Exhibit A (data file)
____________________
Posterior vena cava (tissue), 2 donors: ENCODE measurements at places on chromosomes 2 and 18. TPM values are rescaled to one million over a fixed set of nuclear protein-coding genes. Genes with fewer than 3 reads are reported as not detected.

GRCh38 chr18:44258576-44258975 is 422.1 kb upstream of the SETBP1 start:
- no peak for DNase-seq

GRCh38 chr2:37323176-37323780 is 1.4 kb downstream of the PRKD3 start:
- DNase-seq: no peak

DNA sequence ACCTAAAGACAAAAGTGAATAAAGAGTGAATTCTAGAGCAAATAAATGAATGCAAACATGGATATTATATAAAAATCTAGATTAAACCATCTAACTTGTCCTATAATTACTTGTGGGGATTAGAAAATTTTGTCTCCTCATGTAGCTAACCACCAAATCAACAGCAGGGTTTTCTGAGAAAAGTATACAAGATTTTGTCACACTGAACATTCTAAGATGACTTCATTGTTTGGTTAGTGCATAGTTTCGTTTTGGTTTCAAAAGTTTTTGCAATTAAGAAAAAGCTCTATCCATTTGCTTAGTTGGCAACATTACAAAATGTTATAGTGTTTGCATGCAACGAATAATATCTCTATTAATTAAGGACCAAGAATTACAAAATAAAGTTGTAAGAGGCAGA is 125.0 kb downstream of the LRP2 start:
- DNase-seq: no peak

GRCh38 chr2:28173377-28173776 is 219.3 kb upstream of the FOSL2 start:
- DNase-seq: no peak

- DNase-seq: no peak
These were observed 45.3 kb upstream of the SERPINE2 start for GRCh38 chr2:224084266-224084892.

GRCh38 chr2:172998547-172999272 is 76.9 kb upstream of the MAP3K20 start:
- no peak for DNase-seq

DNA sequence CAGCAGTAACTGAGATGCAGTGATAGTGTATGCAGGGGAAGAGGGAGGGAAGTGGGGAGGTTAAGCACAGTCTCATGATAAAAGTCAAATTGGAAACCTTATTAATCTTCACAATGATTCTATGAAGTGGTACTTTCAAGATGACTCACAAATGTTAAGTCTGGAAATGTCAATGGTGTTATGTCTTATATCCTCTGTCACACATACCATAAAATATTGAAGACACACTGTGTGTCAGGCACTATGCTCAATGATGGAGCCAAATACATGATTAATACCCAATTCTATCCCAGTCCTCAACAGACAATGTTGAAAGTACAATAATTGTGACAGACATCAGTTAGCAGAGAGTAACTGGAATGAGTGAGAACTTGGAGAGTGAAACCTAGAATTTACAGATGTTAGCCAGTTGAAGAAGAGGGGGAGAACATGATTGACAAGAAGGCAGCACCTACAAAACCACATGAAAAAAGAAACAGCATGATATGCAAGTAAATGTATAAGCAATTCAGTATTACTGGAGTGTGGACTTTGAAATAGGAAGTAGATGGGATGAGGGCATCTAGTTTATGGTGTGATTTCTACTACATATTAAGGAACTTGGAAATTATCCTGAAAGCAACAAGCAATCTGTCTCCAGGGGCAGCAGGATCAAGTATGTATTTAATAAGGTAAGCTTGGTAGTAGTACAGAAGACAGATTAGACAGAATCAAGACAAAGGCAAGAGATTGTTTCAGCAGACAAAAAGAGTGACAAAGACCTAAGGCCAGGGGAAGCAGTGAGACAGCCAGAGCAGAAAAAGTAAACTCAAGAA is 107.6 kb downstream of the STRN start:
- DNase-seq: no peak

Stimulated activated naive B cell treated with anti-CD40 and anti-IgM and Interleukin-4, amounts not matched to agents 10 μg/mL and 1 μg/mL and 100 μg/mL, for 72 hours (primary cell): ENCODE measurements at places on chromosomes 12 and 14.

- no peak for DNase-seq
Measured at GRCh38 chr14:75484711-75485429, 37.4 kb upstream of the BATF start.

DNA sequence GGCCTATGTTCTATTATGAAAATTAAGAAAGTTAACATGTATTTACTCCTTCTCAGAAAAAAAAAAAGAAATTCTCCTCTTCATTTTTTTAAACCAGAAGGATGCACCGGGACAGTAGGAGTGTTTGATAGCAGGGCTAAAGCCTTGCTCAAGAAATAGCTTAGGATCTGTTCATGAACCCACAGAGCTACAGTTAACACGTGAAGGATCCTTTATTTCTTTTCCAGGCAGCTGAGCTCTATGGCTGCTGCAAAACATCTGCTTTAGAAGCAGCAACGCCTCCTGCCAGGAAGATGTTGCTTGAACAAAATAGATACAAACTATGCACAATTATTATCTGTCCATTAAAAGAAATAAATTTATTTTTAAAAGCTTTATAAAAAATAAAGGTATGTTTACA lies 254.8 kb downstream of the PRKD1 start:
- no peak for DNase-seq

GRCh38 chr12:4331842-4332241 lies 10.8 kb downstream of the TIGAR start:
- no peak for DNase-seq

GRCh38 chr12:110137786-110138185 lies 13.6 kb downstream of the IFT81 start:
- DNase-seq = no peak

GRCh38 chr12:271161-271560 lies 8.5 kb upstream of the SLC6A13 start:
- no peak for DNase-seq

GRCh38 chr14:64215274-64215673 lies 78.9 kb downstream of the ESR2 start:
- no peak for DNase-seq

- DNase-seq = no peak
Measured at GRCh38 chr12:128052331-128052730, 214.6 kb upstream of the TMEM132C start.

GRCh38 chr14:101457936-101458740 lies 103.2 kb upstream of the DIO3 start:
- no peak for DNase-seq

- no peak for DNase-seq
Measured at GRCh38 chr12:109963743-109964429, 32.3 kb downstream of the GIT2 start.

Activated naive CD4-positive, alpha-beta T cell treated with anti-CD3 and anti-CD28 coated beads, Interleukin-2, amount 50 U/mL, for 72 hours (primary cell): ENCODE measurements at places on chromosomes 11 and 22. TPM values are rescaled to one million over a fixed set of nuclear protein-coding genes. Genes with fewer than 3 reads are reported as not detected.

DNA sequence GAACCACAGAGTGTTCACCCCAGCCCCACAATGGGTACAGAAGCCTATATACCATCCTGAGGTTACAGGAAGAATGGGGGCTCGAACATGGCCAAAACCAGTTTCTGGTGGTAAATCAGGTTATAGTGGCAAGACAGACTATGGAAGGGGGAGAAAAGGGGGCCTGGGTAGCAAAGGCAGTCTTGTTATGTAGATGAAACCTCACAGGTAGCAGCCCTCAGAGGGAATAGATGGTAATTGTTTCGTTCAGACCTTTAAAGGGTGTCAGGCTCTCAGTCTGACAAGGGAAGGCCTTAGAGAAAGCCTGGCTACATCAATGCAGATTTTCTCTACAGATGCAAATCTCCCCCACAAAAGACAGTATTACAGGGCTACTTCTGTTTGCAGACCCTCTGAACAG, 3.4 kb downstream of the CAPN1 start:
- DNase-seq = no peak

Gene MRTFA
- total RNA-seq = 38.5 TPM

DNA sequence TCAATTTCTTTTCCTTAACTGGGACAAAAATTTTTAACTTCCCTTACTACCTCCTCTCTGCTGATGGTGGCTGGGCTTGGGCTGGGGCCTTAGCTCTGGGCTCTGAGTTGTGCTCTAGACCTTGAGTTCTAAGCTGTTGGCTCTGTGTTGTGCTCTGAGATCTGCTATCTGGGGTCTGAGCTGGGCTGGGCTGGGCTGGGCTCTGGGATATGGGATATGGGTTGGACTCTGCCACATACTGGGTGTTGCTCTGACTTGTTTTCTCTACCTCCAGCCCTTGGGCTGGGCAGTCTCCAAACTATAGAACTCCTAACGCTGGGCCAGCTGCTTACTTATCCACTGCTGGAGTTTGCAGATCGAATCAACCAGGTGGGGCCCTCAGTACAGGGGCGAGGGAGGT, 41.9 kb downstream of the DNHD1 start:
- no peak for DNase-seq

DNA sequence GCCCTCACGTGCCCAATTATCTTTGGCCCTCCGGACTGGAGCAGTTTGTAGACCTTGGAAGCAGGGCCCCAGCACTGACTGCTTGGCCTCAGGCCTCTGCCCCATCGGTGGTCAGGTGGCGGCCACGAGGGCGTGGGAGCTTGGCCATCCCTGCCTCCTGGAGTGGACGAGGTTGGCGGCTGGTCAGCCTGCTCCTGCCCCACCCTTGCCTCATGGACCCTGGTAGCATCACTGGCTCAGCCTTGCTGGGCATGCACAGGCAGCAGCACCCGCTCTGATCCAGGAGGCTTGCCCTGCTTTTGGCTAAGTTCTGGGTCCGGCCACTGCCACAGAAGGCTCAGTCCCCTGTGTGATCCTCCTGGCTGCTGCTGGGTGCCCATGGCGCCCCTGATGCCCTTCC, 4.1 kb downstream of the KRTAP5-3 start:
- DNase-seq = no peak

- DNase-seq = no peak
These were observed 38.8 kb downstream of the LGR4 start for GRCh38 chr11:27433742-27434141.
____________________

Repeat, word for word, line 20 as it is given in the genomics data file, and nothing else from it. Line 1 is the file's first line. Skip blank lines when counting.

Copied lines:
- no peak for DNase-seq